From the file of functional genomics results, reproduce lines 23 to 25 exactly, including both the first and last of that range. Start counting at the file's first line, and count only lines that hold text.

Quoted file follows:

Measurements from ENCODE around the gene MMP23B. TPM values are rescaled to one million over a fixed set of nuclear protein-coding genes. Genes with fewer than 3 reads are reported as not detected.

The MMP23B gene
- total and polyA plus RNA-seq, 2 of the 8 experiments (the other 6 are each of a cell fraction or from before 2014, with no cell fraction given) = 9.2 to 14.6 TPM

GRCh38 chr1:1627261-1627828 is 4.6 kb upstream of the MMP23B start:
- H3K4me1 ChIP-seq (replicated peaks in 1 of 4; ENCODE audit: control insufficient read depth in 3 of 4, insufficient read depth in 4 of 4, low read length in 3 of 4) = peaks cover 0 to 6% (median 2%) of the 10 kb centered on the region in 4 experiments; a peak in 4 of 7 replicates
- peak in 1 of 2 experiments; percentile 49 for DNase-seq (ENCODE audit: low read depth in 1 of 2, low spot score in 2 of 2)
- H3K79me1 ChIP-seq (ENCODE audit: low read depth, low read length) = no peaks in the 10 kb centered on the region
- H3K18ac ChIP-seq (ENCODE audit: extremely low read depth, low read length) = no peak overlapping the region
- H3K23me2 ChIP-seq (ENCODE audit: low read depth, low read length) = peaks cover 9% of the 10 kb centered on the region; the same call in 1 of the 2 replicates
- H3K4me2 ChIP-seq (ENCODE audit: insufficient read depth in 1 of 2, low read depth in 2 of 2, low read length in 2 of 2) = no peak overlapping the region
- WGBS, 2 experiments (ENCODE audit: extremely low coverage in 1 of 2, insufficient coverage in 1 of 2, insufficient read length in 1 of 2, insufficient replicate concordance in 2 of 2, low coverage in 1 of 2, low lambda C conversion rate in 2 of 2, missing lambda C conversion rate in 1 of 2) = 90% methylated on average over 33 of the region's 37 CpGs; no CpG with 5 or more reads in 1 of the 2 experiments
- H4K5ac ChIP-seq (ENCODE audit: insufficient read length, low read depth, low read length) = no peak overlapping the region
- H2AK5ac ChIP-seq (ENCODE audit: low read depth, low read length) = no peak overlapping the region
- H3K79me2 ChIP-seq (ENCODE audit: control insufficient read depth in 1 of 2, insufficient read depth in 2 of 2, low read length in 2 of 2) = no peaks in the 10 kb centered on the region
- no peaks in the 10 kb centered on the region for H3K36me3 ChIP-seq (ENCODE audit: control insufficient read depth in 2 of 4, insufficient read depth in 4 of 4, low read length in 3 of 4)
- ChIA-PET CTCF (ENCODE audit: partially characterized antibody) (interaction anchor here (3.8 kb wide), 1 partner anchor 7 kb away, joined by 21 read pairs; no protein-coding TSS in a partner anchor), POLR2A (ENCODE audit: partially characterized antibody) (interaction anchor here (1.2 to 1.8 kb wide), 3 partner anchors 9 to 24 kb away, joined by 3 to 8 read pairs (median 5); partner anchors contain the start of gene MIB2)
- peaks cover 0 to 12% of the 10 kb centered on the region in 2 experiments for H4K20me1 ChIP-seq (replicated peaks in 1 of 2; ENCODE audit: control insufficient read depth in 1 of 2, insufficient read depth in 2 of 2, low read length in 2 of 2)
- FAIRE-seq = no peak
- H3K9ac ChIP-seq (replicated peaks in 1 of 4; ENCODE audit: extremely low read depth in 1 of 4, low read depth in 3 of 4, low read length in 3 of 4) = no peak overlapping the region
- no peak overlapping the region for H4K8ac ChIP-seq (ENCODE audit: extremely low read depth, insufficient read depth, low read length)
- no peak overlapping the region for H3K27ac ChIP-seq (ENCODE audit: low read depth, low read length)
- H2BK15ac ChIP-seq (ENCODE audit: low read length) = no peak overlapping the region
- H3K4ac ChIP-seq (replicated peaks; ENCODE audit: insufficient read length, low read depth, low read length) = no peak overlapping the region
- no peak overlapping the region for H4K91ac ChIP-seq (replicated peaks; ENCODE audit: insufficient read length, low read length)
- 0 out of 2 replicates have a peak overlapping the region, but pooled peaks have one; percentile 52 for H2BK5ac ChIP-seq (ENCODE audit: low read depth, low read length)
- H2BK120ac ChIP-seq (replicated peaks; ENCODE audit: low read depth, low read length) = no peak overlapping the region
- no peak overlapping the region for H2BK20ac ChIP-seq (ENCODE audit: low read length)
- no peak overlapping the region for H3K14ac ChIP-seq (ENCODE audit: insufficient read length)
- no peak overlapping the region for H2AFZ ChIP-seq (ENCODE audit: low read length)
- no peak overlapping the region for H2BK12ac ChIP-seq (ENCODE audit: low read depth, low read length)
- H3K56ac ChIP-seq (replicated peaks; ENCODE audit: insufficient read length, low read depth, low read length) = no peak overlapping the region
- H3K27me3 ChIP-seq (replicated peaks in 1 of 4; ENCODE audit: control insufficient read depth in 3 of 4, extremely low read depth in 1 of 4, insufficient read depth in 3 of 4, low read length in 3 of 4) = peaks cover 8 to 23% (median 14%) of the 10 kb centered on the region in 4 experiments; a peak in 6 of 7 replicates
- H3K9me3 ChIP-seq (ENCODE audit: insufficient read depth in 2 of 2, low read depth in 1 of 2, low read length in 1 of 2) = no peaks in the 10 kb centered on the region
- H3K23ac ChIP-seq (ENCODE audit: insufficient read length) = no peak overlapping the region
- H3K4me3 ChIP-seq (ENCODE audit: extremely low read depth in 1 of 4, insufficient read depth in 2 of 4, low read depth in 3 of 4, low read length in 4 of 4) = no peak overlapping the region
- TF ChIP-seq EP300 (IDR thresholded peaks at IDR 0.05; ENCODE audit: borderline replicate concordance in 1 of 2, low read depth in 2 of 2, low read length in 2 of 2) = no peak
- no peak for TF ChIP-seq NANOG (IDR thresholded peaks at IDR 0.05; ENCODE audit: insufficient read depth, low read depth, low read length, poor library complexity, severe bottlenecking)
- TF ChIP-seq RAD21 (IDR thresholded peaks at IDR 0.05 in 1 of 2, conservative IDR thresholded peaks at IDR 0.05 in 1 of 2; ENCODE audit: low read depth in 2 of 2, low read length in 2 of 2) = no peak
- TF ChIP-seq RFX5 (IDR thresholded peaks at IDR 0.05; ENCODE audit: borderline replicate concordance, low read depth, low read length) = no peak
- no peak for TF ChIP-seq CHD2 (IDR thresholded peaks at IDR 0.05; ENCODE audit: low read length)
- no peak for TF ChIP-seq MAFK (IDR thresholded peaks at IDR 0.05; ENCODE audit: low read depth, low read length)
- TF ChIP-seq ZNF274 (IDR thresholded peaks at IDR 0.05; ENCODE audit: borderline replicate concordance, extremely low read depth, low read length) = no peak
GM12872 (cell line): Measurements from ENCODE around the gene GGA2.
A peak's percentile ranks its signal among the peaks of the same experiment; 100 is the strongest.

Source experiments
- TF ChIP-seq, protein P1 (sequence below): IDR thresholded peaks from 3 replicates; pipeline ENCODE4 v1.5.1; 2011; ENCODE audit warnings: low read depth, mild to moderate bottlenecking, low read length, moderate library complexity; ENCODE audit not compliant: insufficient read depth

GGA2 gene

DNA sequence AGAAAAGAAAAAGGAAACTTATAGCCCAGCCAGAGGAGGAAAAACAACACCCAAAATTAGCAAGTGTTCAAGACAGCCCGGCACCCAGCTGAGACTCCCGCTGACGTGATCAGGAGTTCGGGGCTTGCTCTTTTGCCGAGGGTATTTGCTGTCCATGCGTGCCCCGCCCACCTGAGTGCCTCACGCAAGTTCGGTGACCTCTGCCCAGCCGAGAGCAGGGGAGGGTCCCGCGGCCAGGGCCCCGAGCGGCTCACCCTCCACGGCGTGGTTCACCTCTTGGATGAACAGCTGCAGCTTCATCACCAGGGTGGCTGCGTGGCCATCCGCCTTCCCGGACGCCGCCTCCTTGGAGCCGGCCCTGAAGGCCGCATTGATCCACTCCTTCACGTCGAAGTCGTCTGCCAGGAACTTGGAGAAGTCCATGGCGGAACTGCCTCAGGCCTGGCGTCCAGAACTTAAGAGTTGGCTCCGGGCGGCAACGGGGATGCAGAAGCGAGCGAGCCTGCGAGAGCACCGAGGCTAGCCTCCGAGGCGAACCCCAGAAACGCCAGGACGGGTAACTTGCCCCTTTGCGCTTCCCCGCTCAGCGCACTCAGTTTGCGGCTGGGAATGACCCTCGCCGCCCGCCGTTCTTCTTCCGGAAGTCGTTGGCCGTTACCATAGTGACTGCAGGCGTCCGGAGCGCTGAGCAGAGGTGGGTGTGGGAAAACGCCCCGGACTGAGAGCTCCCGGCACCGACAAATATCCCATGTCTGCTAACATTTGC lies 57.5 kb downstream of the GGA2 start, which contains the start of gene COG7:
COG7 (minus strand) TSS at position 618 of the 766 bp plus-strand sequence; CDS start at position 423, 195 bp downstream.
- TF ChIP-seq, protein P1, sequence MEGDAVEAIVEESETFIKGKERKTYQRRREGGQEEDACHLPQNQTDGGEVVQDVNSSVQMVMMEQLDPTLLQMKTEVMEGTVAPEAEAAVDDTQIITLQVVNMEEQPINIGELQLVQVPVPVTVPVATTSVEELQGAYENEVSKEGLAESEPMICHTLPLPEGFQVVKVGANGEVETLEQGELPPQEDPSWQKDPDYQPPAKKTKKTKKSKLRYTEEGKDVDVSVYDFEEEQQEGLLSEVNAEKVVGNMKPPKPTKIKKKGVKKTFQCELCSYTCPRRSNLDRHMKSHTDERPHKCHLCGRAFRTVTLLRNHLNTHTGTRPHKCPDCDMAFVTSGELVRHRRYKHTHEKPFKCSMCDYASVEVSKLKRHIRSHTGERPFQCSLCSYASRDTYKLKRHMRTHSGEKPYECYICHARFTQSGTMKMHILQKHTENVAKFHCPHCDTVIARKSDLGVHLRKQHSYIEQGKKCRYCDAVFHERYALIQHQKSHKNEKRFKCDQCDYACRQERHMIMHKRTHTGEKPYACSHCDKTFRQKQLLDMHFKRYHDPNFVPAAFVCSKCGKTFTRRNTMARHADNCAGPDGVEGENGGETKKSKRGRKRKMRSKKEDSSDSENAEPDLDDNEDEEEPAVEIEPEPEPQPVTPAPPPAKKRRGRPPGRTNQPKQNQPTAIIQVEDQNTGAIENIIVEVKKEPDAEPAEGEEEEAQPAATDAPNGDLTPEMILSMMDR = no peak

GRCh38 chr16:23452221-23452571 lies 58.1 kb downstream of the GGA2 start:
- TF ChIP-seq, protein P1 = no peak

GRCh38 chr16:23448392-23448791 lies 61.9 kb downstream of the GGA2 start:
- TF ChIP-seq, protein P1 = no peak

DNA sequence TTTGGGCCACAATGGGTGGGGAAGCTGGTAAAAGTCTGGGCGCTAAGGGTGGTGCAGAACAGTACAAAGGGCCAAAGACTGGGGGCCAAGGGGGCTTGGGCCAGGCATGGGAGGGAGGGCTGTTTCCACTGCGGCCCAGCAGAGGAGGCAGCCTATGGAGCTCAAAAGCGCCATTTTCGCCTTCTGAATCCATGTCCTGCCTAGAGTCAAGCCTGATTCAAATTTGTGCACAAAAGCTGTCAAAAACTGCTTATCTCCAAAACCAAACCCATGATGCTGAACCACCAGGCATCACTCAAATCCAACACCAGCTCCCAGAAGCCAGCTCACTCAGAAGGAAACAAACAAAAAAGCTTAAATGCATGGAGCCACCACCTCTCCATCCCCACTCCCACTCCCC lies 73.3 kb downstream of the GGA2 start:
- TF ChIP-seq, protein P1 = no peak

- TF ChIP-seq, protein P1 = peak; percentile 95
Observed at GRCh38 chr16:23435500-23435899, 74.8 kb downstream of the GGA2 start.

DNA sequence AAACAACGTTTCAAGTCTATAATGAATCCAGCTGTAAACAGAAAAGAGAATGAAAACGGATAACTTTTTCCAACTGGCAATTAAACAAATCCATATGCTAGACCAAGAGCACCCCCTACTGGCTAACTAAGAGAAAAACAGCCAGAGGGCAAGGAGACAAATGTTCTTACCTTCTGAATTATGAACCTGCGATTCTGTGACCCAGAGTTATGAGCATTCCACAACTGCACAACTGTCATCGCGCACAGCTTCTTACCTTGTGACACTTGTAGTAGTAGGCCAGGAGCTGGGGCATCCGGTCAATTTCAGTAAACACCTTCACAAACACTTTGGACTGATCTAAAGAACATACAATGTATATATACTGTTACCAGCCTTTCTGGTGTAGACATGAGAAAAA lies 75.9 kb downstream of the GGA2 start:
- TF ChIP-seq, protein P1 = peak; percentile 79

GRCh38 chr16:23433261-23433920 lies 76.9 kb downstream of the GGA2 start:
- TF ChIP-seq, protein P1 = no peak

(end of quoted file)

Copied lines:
- H3K4ac ChIP-seq (replicated peaks; ENCODE audit: insufficient read length, low read depth, low read length) = no peak overlapping the region
- no peak overlapping the region for H4K91ac ChIP-seq (replicated peaks; ENCODE audit: insufficient read length, low read length)
- 0 out of 2 replicates have a peak overlapping the region, but pooled peaks have one; percentile 52 for H2BK5ac ChIP-seq (ENCODE audit: low read depth, low read length)